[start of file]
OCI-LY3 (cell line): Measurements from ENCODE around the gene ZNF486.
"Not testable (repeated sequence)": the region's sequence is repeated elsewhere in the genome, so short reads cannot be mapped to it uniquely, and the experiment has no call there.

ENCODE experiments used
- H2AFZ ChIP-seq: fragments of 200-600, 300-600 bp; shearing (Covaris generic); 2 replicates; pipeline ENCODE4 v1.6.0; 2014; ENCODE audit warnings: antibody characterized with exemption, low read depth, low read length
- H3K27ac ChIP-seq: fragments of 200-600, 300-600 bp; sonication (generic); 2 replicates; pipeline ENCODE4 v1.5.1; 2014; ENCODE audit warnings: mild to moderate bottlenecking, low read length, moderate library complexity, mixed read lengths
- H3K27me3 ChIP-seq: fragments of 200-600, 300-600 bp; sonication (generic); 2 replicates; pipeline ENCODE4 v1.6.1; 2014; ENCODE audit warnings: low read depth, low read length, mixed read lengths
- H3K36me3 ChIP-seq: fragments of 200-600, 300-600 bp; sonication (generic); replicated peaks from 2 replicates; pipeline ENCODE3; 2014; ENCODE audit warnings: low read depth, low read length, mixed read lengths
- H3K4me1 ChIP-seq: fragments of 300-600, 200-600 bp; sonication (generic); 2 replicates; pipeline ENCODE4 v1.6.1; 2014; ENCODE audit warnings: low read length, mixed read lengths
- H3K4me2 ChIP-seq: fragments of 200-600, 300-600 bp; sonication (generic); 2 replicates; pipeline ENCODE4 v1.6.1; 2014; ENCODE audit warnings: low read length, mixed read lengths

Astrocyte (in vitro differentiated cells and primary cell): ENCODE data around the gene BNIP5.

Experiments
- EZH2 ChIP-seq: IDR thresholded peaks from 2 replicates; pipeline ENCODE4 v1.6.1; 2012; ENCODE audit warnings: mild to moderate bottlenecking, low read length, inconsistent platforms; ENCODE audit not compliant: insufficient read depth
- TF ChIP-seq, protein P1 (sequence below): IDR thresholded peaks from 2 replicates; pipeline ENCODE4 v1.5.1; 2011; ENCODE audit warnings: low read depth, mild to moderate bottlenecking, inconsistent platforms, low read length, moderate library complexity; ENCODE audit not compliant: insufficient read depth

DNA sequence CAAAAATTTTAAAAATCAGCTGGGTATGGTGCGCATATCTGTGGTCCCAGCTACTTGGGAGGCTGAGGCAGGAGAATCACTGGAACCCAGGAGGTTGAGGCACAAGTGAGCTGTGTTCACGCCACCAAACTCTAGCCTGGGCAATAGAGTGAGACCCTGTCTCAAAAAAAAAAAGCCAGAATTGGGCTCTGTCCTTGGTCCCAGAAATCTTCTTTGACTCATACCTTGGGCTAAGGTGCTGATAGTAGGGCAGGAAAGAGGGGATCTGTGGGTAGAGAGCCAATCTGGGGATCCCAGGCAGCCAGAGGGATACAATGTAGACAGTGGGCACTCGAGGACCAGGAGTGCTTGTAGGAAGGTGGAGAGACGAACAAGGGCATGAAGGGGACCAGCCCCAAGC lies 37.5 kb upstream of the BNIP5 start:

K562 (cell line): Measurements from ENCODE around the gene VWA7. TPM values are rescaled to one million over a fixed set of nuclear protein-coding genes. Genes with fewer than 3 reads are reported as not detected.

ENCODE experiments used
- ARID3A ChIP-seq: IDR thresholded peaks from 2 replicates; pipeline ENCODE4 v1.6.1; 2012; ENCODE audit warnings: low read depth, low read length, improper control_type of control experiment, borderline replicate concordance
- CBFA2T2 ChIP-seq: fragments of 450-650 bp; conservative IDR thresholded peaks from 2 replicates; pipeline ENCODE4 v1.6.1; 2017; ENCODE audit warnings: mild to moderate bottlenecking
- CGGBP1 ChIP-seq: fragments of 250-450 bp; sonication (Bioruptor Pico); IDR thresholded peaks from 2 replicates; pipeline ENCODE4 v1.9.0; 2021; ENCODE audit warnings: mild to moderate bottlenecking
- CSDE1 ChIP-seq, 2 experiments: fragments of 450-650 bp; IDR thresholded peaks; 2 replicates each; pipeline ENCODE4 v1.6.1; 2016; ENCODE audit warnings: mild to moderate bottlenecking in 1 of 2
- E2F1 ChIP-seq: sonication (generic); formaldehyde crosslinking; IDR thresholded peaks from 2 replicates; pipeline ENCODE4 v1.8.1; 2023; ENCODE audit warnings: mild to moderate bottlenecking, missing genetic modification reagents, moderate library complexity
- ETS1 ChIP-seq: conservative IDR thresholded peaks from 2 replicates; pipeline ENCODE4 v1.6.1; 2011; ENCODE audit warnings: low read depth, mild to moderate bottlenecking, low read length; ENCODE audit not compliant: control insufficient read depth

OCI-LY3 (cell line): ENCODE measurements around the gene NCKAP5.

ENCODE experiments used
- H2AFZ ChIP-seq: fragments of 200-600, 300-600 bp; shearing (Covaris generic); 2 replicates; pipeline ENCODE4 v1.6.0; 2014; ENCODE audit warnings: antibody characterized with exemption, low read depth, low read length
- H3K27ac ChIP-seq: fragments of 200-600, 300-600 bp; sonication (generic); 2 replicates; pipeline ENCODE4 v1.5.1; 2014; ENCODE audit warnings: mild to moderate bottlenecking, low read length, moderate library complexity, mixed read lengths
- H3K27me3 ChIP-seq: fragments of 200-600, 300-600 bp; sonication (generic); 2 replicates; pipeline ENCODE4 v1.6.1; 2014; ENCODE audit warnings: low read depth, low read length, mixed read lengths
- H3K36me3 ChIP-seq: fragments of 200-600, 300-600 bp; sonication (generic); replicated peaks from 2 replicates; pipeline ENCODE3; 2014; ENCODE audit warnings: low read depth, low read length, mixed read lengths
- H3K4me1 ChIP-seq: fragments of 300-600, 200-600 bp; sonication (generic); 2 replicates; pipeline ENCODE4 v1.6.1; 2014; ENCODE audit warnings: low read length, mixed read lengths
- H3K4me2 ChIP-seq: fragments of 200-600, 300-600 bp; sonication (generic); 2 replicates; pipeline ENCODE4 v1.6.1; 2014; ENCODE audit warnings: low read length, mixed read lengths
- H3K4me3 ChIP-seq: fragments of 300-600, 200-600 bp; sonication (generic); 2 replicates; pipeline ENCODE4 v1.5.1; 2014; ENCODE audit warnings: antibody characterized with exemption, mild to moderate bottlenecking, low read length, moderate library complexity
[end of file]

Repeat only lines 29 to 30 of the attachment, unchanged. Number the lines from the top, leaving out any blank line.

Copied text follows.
- H3K4me1 ChIP-seq: fragments of 300-600, 200-600 bp; sonication (generic); 2 replicates; pipeline ENCODE4 v1.6.1; 2014; ENCODE audit warnings: low read length, mixed read lengths
- H3K4me2 ChIP-seq: fragments of 200-600, 300-600 bp; sonication (generic); 2 replicates; pipeline ENCODE4 v1.6.1; 2014; ENCODE audit warnings: low read length, mixed read lengths